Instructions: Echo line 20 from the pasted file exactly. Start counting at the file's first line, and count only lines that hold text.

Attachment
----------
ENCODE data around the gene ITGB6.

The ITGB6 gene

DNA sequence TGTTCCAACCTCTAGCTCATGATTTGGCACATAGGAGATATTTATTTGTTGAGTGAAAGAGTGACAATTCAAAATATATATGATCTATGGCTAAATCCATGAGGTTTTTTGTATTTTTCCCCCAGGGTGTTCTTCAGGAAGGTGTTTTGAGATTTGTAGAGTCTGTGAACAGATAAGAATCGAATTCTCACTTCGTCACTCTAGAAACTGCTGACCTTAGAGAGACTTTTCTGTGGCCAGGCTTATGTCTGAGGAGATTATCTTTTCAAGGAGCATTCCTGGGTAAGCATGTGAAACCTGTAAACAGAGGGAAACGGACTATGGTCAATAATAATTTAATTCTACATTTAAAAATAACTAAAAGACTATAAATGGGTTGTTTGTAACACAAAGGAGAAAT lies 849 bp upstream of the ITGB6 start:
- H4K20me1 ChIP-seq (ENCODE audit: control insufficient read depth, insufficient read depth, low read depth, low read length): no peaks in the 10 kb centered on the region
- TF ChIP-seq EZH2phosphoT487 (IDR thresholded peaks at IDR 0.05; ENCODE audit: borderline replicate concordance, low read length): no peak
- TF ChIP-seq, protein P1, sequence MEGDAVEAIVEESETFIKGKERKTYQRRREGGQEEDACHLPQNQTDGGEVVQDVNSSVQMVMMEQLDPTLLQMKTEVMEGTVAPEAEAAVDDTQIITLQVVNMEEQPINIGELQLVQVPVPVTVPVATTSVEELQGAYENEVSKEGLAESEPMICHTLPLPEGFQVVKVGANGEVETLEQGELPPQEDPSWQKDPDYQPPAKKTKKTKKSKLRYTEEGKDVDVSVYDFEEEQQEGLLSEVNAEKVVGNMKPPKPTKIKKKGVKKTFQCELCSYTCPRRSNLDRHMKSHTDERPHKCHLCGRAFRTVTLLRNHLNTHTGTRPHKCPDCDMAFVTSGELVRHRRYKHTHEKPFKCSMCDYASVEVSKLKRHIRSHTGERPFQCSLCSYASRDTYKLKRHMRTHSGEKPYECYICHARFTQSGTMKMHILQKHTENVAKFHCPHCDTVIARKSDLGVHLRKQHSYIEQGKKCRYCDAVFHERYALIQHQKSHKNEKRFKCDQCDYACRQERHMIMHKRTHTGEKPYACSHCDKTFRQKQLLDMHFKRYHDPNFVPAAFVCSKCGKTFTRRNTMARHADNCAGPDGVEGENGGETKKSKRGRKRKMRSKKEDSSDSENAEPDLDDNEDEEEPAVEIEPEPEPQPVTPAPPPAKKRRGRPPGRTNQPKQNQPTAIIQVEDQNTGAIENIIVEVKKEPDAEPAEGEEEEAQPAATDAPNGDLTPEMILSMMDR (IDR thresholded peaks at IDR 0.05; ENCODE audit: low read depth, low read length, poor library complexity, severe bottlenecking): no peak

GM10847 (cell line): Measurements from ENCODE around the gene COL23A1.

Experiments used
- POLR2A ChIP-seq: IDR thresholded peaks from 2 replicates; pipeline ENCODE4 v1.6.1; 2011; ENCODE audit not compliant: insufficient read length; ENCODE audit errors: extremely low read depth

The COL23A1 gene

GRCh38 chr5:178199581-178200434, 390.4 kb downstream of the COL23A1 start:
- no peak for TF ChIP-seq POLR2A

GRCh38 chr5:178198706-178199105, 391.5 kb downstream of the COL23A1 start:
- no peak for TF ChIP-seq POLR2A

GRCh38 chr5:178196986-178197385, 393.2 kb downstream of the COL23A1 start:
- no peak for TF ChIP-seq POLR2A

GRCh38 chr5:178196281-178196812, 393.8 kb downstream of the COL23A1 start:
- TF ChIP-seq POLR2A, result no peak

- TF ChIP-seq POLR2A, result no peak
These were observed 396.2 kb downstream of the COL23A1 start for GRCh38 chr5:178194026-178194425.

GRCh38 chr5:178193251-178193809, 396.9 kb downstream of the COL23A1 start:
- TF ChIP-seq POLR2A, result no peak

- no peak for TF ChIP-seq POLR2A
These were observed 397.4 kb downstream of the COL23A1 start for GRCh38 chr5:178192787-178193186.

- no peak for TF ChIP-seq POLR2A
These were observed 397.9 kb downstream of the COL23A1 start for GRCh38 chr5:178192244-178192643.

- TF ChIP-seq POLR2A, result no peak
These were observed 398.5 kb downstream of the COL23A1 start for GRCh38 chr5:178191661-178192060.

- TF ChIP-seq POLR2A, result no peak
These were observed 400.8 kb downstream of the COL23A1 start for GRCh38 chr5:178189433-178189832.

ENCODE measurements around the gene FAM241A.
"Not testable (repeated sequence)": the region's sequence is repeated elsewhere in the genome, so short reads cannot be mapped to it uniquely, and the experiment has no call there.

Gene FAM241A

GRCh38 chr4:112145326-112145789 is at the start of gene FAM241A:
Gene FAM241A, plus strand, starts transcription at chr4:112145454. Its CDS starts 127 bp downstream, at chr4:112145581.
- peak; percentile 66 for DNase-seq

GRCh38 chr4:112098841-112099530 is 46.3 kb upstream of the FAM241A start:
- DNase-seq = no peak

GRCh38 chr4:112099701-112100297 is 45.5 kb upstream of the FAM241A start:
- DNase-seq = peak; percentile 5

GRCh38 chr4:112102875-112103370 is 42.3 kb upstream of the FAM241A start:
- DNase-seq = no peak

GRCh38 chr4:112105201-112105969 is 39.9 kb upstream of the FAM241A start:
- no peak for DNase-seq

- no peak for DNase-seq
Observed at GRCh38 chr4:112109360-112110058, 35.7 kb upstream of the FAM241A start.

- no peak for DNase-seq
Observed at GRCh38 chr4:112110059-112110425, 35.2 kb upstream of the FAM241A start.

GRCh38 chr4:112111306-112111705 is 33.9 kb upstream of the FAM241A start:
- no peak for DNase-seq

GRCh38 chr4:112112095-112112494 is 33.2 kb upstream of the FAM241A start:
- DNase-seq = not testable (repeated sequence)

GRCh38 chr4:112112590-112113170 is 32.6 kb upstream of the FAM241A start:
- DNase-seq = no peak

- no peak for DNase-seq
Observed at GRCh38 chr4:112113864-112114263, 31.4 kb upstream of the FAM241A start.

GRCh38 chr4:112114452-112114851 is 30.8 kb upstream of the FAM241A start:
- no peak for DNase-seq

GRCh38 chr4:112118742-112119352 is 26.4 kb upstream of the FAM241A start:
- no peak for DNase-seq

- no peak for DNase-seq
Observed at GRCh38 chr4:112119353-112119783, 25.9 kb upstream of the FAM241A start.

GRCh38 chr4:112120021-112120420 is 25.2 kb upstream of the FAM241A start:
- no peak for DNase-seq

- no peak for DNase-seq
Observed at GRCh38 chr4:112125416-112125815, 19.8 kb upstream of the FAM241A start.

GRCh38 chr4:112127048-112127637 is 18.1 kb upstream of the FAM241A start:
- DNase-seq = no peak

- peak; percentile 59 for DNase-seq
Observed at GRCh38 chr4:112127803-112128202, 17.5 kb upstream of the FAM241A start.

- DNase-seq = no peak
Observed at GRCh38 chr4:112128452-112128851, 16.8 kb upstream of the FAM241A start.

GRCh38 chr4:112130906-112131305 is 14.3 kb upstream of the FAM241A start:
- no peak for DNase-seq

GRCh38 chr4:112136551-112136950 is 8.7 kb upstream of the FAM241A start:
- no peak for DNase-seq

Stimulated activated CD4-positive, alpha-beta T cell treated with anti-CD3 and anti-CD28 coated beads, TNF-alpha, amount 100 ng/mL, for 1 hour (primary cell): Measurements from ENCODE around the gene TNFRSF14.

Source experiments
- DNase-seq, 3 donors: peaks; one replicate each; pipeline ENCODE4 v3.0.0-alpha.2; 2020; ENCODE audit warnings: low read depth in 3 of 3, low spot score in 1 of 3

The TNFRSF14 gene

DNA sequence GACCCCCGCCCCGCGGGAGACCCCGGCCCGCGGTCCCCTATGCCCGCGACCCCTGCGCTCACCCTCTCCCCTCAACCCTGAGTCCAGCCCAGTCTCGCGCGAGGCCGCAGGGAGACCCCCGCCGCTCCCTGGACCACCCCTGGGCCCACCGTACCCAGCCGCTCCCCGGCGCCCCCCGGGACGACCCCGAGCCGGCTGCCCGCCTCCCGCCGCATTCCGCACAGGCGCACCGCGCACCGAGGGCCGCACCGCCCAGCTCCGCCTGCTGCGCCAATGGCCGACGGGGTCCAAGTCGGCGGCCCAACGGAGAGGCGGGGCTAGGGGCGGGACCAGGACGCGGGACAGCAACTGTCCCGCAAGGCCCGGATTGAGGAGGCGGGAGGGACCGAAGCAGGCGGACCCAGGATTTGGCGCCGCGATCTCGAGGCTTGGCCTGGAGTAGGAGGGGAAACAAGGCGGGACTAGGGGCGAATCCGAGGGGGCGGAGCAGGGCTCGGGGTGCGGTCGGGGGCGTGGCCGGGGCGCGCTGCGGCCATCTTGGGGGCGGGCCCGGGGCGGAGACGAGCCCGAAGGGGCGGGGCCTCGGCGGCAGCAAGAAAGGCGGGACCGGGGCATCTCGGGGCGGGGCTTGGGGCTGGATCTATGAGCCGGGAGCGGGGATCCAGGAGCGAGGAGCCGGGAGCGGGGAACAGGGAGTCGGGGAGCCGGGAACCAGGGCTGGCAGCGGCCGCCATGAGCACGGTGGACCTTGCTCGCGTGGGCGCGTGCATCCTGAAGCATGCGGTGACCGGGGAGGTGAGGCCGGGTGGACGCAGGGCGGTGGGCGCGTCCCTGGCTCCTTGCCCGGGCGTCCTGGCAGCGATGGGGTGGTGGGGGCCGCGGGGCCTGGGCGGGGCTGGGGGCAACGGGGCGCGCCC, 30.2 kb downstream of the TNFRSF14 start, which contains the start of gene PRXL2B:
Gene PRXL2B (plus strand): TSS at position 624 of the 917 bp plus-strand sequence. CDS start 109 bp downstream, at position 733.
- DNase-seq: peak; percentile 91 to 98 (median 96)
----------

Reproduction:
These were observed 396.2 kb downstream of the COL23A1 start for GRCh38 chr5:178194026-178194425.